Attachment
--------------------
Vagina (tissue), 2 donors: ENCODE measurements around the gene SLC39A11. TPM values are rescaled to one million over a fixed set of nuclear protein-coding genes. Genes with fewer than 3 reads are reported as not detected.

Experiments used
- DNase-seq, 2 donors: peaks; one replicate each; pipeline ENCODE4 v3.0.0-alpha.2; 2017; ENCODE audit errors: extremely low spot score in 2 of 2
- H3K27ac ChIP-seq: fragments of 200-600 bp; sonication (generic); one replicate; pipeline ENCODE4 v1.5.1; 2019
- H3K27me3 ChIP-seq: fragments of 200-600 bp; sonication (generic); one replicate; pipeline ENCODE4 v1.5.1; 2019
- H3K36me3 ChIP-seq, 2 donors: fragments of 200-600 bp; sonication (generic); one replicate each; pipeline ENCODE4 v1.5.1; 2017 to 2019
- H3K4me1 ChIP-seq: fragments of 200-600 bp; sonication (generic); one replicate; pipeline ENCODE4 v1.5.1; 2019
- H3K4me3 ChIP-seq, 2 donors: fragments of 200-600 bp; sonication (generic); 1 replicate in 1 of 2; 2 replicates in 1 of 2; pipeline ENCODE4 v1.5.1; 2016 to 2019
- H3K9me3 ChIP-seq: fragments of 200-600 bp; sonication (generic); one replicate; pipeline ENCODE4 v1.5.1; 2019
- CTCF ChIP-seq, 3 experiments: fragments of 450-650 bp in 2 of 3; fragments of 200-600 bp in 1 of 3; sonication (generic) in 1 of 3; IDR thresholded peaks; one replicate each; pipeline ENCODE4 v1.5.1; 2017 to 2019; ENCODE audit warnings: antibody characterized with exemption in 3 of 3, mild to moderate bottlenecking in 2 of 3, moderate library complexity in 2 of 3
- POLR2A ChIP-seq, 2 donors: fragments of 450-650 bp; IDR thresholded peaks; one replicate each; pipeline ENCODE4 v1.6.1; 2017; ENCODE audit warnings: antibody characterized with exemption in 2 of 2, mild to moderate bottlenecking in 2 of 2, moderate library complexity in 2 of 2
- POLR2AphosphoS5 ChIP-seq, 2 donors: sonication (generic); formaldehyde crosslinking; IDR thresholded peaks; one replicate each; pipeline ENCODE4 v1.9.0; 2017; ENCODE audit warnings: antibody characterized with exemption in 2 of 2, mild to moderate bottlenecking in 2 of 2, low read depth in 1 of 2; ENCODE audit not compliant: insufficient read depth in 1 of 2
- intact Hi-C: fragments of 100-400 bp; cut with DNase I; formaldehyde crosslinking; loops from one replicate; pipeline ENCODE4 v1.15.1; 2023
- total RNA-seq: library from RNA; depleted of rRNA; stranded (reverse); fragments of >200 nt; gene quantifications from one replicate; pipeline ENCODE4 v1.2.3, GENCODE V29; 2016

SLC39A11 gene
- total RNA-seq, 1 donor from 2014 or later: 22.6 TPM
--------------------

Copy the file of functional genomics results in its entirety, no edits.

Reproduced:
Vagina (tissue), 2 donors: ENCODE measurements around the gene SLC39A11. TPM values are rescaled to one million over a fixed set of nuclear protein-coding genes. Genes with fewer than 3 reads are reported as not detected.

Experiments used
- DNase-seq, 2 donors: peaks; one replicate each; pipeline ENCODE4 v3.0.0-alpha.2; 2017; ENCODE audit errors: extremely low spot score in 2 of 2
- H3K27ac ChIP-seq: fragments of 200-600 bp; sonication (generic); one replicate; pipeline ENCODE4 v1.5.1; 2019
- H3K27me3 ChIP-seq: fragments of 200-600 bp; sonication (generic); one replicate; pipeline ENCODE4 v1.5.1; 2019
- H3K36me3 ChIP-seq, 2 donors: fragments of 200-600 bp; sonication (generic); one replicate each; pipeline ENCODE4 v1.5.1; 2017 to 2019
- H3K4me1 ChIP-seq: fragments of 200-600 bp; sonication (generic); one replicate; pipeline ENCODE4 v1.5.1; 2019
- H3K4me3 ChIP-seq, 2 donors: fragments of 200-600 bp; sonication (generic); 1 replicate in 1 of 2; 2 replicates in 1 of 2; pipeline ENCODE4 v1.5.1; 2016 to 2019
- H3K9me3 ChIP-seq: fragments of 200-600 bp; sonication (generic); one replicate; pipeline ENCODE4 v1.5.1; 2019
- CTCF ChIP-seq, 3 experiments: fragments of 450-650 bp in 2 of 3; fragments of 200-600 bp in 1 of 3; sonication (generic) in 1 of 3; IDR thresholded peaks; one replicate each; pipeline ENCODE4 v1.5.1; 2017 to 2019; ENCODE audit warnings: antibody characterized with exemption in 3 of 3, mild to moderate bottlenecking in 2 of 3, moderate library complexity in 2 of 3
- POLR2A ChIP-seq, 2 donors: fragments of 450-650 bp; IDR thresholded peaks; one replicate each; pipeline ENCODE4 v1.6.1; 2017; ENCODE audit warnings: antibody characterized with exemption in 2 of 2, mild to moderate bottlenecking in 2 of 2, moderate library complexity in 2 of 2
- POLR2AphosphoS5 ChIP-seq, 2 donors: sonication (generic); formaldehyde crosslinking; IDR thresholded peaks; one replicate each; pipeline ENCODE4 v1.9.0; 2017; ENCODE audit warnings: antibody characterized with exemption in 2 of 2, mild to moderate bottlenecking in 2 of 2, low read depth in 1 of 2; ENCODE audit not compliant: insufficient read depth in 1 of 2
- intact Hi-C: fragments of 100-400 bp; cut with DNase I; formaldehyde crosslinking; loops from one replicate; pipeline ENCODE4 v1.15.1; 2023
- total RNA-seq: library from RNA; depleted of rRNA; stranded (reverse); fragments of >200 nt; gene quantifications from one replicate; pipeline ENCODE4 v1.2.3, GENCODE V29; 2016

SLC39A11 gene
- total RNA-seq, 1 donor from 2014 or later: 22.6 TPM